Since 2005, the international BDS campaign against Israel has accelerated. Israel’s attack on Gaza provided it with another push, and recently it is beginning to be felt. A few examples:

  • Veolia, a French company that works around the world, is partner through its daughter company Connex in building the light rail in Jerusalem, a railway that will also pass through territories occupied in 1967 that were annexed by Israel and on which Jewish neighborhoods were built. Connex also runs a garbage dump in one of the settlements and several bus lines to settlements. The company became a target for the BDS campaign under the slogan “Derail Veolia.” As a result of this campaign, Veolia lost approximately US $4.5 billion after it did not win the tender for running the subway in Stockholm (after 10 years in which it did run the train). In additional cities throughout the world there were actions against the renewal of contracts with Veolia. In June this year, it was reported in the media that the company is interested in selling its part in the building and running of the light rail in Jerusalem.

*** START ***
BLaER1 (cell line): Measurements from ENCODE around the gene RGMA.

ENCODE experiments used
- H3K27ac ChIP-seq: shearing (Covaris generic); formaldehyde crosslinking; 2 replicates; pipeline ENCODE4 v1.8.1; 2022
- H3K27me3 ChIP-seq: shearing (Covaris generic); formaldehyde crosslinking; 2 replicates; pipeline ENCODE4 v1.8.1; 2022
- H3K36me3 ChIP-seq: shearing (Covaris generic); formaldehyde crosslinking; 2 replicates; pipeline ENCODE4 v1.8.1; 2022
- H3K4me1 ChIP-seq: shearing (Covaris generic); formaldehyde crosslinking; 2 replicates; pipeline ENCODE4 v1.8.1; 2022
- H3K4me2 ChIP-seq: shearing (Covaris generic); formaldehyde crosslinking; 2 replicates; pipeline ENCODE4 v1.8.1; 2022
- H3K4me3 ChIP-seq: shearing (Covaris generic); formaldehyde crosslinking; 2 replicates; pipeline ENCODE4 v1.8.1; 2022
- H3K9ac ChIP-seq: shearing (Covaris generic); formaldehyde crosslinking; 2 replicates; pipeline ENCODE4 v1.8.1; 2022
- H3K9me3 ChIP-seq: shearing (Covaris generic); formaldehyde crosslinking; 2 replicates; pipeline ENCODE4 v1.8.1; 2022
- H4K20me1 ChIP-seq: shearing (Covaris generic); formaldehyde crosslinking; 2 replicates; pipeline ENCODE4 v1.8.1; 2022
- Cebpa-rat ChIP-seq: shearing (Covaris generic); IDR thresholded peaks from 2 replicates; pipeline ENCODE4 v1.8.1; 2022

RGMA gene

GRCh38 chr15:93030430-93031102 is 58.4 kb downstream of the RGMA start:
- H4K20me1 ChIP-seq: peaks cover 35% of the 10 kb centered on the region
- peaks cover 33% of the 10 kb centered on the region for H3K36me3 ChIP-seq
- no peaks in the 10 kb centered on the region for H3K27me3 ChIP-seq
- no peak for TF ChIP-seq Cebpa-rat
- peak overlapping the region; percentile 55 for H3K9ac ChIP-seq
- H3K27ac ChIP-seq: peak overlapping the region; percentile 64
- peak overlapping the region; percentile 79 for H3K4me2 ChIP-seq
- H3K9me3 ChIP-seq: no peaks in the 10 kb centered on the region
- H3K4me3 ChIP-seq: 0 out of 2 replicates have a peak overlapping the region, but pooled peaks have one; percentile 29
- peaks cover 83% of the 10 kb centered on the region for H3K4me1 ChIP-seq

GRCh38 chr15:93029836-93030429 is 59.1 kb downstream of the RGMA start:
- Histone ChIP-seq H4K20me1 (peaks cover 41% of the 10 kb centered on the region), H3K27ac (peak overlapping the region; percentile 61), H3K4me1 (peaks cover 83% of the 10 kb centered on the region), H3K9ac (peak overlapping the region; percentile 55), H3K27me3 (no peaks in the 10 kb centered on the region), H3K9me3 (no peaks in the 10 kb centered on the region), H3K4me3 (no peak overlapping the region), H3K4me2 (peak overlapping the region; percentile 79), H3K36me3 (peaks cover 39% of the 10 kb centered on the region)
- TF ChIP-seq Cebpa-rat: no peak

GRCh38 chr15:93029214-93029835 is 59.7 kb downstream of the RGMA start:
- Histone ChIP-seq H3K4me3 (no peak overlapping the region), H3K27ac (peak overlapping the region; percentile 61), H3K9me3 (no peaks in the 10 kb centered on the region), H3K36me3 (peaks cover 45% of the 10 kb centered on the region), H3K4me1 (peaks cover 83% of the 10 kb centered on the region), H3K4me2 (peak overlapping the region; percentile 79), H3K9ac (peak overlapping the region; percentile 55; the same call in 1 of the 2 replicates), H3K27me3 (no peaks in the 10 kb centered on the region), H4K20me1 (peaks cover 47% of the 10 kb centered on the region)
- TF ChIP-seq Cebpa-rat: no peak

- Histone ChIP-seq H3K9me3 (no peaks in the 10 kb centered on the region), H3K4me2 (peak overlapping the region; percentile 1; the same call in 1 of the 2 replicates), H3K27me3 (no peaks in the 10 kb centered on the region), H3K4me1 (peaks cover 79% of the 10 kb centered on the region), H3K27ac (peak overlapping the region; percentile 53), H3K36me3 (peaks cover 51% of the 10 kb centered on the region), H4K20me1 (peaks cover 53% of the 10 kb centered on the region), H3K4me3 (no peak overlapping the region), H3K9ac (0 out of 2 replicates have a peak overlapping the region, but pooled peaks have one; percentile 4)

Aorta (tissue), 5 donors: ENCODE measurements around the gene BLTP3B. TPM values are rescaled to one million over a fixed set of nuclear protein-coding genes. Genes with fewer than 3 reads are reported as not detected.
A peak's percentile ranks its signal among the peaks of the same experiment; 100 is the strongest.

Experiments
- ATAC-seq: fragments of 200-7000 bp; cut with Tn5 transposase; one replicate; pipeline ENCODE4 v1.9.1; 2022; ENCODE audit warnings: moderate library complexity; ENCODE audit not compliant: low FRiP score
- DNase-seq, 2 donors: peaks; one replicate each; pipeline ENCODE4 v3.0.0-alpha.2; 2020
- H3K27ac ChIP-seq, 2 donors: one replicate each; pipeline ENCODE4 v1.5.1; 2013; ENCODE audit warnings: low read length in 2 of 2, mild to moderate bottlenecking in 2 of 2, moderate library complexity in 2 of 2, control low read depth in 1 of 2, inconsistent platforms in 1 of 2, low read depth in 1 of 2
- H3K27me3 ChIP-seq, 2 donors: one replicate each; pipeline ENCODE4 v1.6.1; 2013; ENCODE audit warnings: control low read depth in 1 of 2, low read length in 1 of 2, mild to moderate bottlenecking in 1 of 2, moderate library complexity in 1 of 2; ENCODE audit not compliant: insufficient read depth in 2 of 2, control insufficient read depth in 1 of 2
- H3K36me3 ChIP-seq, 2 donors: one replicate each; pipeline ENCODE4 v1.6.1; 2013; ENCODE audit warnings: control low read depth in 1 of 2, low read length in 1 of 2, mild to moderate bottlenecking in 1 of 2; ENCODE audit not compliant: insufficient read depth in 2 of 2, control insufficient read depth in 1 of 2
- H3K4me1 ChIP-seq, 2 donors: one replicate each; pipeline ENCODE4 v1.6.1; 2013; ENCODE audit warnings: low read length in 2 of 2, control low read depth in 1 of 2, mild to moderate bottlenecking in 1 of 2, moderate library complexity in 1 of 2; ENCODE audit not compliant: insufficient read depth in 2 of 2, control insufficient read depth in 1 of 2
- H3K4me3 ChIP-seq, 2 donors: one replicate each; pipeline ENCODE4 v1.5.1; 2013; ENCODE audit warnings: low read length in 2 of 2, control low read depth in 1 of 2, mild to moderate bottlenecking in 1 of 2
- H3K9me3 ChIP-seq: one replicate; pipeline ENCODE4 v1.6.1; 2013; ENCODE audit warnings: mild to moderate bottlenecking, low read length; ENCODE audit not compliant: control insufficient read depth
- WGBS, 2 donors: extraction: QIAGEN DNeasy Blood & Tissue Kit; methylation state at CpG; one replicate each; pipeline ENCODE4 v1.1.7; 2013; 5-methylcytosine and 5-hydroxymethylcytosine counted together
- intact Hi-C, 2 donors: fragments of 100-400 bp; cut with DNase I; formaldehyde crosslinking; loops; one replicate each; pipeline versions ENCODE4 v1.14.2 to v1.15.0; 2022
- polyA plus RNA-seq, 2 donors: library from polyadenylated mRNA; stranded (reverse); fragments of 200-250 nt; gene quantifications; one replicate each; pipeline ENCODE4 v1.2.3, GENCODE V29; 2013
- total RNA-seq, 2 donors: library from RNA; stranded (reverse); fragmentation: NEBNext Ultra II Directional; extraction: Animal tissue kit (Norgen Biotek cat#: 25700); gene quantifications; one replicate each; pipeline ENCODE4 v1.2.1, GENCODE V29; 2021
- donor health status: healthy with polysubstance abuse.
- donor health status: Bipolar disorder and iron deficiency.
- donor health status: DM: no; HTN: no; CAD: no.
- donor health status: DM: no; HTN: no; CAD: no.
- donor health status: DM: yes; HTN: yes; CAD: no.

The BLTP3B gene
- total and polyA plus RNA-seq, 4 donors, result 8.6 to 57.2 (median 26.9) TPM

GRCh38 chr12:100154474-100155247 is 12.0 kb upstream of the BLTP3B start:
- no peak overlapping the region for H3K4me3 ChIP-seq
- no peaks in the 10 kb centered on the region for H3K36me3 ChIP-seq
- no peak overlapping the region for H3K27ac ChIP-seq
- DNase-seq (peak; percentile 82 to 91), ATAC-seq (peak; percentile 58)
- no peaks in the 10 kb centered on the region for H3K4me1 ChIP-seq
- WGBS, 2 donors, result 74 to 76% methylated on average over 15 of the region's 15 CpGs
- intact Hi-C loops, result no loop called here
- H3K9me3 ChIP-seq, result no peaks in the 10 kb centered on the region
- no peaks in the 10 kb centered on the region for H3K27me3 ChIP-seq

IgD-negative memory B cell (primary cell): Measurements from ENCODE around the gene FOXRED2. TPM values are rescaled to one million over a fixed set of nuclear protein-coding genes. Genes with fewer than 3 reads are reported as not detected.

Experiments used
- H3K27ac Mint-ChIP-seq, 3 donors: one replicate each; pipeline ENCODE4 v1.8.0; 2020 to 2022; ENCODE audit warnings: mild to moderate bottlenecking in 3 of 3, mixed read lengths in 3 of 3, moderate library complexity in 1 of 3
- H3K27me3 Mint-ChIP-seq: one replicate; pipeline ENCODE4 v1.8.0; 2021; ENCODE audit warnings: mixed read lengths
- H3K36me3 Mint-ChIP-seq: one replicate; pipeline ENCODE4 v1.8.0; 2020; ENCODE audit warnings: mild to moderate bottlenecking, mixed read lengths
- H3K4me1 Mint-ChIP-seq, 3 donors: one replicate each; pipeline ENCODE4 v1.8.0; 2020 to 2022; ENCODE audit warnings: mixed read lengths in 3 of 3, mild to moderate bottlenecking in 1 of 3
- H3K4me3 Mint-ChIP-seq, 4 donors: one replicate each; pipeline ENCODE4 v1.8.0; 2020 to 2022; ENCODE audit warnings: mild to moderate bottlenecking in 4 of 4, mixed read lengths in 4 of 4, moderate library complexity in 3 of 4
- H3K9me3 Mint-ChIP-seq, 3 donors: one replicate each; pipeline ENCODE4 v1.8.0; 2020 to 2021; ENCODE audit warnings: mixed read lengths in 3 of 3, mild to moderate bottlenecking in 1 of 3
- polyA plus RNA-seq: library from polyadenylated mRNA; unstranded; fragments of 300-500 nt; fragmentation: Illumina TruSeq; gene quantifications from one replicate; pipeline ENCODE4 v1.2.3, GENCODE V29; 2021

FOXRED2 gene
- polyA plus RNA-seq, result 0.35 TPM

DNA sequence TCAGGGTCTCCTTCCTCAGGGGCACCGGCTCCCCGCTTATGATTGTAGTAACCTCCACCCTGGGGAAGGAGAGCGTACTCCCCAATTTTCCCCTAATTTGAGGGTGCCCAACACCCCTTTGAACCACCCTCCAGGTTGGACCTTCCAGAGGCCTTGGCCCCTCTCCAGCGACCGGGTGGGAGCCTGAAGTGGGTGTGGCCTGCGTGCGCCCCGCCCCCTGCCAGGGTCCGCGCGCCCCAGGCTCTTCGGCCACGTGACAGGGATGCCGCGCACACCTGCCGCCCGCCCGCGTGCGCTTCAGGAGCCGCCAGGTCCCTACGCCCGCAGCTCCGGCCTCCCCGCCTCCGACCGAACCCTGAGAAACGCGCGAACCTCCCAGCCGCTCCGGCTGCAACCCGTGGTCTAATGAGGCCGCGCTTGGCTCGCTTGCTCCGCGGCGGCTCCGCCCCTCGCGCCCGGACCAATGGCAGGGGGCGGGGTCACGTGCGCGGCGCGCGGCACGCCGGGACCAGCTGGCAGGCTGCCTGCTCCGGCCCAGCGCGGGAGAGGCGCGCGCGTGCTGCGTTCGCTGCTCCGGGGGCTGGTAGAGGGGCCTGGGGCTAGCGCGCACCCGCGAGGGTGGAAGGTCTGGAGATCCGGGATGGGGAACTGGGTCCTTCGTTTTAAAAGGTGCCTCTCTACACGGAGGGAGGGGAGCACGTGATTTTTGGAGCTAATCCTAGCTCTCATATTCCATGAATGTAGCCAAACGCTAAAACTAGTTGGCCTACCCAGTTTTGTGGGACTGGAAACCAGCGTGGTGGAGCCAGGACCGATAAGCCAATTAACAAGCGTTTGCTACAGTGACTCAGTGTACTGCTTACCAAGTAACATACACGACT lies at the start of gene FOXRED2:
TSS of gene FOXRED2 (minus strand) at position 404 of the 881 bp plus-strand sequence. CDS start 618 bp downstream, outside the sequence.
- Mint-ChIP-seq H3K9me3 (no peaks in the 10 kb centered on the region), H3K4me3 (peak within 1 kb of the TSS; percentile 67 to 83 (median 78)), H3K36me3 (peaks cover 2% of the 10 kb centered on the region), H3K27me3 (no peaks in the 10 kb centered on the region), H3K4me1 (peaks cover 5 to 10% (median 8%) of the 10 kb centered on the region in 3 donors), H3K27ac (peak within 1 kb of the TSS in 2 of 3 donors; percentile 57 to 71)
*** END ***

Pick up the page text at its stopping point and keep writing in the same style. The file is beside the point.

• Following a public campaign in Belgium, Bank Deksia announced that its Israeli branch, “Deksia Israel,” will cease to provide loans to settlements. In 2001 Deskia Bank purchased Bank Otsar Hashilton Hamakomi in Israel and provided, amongst other things, long-term loans to settlements.
  • In the wake of a report published by three Swedish organizations in October 2008, Assa Abloy, the huge Swedish company, announced the closing of its “Multilock” factory in the Barkan Industrial Zone, near Ariel. The company announced that it would transfer the factory to another place, within the Green Line.
  • In these very days the Norwegian public pension fund, one of the largest in Europe, is examining its investments in companies involved in the Israeli occupation.